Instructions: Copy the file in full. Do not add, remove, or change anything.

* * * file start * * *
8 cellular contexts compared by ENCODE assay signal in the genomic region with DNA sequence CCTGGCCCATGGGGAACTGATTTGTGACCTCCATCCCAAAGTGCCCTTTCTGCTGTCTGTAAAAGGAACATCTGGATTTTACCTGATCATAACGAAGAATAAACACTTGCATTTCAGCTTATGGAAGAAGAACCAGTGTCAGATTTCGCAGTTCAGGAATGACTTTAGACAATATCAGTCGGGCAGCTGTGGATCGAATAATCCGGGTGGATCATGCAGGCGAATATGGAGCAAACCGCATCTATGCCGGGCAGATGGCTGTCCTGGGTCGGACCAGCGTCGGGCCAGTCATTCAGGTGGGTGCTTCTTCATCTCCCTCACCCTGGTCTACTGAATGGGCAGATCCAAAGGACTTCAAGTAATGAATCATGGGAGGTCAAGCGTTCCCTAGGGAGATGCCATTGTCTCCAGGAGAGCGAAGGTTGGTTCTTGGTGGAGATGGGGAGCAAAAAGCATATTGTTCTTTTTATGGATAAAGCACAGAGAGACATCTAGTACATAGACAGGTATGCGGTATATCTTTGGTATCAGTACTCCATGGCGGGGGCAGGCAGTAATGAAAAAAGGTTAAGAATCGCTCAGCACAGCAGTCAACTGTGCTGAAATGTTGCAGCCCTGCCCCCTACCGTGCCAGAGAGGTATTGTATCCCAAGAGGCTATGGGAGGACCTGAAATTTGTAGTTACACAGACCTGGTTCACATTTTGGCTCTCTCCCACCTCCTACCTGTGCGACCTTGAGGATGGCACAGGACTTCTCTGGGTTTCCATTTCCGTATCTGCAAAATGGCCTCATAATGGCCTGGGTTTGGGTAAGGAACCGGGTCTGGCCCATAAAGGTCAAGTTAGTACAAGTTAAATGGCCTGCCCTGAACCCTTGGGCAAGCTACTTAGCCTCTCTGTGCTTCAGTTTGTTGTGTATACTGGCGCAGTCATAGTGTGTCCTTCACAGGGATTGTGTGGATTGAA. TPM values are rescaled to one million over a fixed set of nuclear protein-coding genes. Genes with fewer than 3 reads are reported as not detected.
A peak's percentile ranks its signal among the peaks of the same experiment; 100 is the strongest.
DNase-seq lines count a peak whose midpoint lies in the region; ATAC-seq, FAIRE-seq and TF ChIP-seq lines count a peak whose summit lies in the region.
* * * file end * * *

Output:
8 cellular contexts compared by ENCODE assay signal in the genomic region with DNA sequence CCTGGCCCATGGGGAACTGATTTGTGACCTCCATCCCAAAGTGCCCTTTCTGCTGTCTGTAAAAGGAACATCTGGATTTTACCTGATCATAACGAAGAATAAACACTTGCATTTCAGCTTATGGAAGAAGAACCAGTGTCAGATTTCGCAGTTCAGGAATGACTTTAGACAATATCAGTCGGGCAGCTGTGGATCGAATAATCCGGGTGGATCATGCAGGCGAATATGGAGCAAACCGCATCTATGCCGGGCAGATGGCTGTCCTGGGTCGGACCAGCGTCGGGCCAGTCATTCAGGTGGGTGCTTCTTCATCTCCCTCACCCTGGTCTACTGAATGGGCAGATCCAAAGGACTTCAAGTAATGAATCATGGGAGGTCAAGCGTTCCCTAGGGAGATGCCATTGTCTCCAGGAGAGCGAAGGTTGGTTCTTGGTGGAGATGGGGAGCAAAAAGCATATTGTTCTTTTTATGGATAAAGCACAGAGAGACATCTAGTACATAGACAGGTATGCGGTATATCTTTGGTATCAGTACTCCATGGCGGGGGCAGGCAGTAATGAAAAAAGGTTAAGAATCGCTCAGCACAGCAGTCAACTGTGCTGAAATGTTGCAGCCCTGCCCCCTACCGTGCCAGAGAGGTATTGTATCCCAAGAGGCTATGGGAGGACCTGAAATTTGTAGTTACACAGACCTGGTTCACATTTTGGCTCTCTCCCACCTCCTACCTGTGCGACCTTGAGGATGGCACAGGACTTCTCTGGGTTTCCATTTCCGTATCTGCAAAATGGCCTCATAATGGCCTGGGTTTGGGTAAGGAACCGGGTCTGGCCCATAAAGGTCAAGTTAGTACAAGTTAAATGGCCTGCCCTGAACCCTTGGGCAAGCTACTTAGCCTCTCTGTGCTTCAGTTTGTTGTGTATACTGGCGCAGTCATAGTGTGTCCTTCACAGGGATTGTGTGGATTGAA. TPM values are rescaled to one million over a fixed set of nuclear protein-coding genes. Genes with fewer than 3 reads are reported as not detected.
A peak's percentile ranks its signal among the peaks of the same experiment; 100 is the strongest.
DNase-seq lines count a peak whose midpoint lies in the region; ATAC-seq, FAIRE-seq and TF ChIP-seq lines count a peak whose summit lies in the region.